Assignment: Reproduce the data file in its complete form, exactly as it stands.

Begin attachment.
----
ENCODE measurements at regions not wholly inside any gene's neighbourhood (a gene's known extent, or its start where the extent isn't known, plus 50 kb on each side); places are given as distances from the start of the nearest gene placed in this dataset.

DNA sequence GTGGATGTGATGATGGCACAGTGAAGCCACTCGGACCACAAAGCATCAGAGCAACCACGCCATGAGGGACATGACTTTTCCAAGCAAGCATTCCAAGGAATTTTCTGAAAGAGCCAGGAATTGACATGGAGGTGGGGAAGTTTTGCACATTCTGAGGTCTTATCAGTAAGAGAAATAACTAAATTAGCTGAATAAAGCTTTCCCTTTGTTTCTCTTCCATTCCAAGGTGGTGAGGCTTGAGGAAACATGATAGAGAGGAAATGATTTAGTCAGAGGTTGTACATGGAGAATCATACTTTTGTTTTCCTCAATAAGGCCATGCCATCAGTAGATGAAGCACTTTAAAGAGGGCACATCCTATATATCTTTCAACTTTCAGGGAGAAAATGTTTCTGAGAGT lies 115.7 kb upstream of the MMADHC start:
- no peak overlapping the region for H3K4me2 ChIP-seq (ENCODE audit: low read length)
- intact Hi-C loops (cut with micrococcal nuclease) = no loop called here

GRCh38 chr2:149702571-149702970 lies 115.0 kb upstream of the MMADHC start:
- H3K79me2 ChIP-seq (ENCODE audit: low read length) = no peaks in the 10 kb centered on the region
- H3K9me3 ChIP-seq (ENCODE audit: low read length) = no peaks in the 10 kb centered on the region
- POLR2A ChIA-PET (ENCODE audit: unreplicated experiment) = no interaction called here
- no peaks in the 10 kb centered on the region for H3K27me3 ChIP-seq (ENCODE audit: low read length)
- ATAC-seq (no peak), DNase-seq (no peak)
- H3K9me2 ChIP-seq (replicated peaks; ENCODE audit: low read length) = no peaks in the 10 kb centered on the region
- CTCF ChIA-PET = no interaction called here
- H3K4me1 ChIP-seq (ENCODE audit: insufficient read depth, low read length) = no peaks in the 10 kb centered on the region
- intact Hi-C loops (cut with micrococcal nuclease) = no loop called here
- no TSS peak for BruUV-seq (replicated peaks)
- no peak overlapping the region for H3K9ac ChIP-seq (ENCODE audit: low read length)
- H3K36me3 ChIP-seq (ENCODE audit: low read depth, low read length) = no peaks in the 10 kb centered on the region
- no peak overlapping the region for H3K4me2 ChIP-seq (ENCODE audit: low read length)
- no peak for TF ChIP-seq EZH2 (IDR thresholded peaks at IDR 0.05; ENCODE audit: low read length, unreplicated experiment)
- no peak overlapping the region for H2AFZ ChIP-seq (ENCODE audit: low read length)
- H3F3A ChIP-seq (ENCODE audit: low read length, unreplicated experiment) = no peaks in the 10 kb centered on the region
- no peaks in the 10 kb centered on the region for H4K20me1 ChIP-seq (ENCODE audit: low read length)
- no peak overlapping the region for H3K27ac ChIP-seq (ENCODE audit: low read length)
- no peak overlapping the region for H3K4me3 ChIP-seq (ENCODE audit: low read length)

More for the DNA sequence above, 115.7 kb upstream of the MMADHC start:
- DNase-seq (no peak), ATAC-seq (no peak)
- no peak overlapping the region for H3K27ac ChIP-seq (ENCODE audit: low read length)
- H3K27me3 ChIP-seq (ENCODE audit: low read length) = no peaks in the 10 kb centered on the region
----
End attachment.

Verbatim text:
ENCODE measurements at regions not wholly inside any gene's neighbourhood (a gene's known extent, or its start where the extent isn't known, plus 50 kb on each side); places are given as distances from the start of the nearest gene placed in this dataset.

DNA sequence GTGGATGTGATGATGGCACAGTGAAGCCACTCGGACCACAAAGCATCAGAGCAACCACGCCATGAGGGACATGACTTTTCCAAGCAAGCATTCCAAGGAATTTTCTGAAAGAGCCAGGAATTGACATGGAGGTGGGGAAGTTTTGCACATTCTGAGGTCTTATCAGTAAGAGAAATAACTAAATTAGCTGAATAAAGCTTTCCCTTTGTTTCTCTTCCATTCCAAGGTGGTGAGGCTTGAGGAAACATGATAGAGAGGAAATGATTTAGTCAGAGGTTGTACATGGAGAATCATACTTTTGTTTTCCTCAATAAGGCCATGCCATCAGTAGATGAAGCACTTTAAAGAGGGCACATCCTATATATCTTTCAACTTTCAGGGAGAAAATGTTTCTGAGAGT lies 115.7 kb upstream of the MMADHC start:
- no peak overlapping the region for H3K4me2 ChIP-seq (ENCODE audit: low read length)
- intact Hi-C loops (cut with micrococcal nuclease) = no loop called here

GRCh38 chr2:149702571-149702970 lies 115.0 kb upstream of the MMADHC start:
- H3K79me2 ChIP-seq (ENCODE audit: low read length) = no peaks in the 10 kb centered on the region
- H3K9me3 ChIP-seq (ENCODE audit: low read length) = no peaks in the 10 kb centered on the region
- POLR2A ChIA-PET (ENCODE audit: unreplicated experiment) = no interaction called here
- no peaks in the 10 kb centered on the region for H3K27me3 ChIP-seq (ENCODE audit: low read length)
- ATAC-seq (no peak), DNase-seq (no peak)
- H3K9me2 ChIP-seq (replicated peaks; ENCODE audit: low read length) = no peaks in the 10 kb centered on the region
- CTCF ChIA-PET = no interaction called here
- H3K4me1 ChIP-seq (ENCODE audit: insufficient read depth, low read length) = no peaks in the 10 kb centered on the region
- intact Hi-C loops (cut with micrococcal nuclease) = no loop called here
- no TSS peak for BruUV-seq (replicated peaks)
- no peak overlapping the region for H3K9ac ChIP-seq (ENCODE audit: low read length)
- H3K36me3 ChIP-seq (ENCODE audit: low read depth, low read length) = no peaks in the 10 kb centered on the region
- no peak overlapping the region for H3K4me2 ChIP-seq (ENCODE audit: low read length)
- no peak for TF ChIP-seq EZH2 (IDR thresholded peaks at IDR 0.05; ENCODE audit: low read length, unreplicated experiment)
- no peak overlapping the region for H2AFZ ChIP-seq (ENCODE audit: low read length)
- H3F3A ChIP-seq (ENCODE audit: low read length, unreplicated experiment) = no peaks in the 10 kb centered on the region
- no peaks in the 10 kb centered on the region for H4K20me1 ChIP-seq (ENCODE audit: low read length)
- no peak overlapping the region for H3K27ac ChIP-seq (ENCODE audit: low read length)
- no peak overlapping the region for H3K4me3 ChIP-seq (ENCODE audit: low read length)

More for the DNA sequence above, 115.7 kb upstream of the MMADHC start:
- DNase-seq (no peak), ATAC-seq (no peak)
- no peak overlapping the region for H3K27ac ChIP-seq (ENCODE audit: low read length)
- H3K27me3 ChIP-seq (ENCODE audit: low read length) = no peaks in the 10 kb centered on the region